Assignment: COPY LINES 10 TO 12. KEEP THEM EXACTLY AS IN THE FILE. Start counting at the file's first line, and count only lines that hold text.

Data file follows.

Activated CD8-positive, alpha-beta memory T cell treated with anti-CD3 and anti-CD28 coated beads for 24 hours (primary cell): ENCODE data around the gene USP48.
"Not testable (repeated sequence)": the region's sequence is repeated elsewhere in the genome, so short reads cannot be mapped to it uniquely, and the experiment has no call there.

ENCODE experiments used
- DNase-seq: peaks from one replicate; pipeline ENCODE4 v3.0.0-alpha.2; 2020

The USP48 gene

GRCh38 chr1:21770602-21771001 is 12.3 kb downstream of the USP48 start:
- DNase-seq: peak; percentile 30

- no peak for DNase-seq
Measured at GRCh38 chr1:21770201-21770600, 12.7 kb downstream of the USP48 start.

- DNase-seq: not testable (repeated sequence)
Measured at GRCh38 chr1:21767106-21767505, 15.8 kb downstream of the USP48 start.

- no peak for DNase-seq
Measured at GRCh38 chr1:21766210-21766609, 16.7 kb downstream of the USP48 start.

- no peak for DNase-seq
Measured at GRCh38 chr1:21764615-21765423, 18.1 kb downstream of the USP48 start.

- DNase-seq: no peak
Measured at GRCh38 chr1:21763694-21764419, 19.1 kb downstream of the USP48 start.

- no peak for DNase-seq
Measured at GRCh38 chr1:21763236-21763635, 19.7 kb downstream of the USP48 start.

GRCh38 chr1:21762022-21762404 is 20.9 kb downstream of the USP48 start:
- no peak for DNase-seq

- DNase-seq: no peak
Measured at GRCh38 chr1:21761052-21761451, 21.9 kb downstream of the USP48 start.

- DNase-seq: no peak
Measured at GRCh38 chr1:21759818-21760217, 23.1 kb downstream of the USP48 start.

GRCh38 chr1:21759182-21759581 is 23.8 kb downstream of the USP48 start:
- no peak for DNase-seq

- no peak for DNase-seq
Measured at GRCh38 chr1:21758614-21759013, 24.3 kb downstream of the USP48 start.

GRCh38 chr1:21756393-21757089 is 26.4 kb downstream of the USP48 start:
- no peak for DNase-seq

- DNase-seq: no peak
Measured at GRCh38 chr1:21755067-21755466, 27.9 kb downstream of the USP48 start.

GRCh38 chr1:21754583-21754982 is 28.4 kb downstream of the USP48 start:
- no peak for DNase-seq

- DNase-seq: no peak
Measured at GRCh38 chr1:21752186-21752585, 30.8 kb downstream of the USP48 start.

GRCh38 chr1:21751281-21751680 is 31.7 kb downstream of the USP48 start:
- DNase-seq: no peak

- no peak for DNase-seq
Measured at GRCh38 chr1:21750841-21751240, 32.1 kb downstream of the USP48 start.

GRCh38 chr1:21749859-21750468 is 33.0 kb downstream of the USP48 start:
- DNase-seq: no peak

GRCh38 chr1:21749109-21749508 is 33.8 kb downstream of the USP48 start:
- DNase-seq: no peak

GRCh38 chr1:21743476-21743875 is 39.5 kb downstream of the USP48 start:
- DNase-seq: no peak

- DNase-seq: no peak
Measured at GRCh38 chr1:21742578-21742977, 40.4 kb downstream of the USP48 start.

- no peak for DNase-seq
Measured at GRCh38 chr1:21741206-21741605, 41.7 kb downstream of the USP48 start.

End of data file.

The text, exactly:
- DNase-seq: not testable (repeated sequence)
Measured at GRCh38 chr1:21767106-21767505, 15.8 kb downstream of the USP48 start.

- no peak for DNase-seq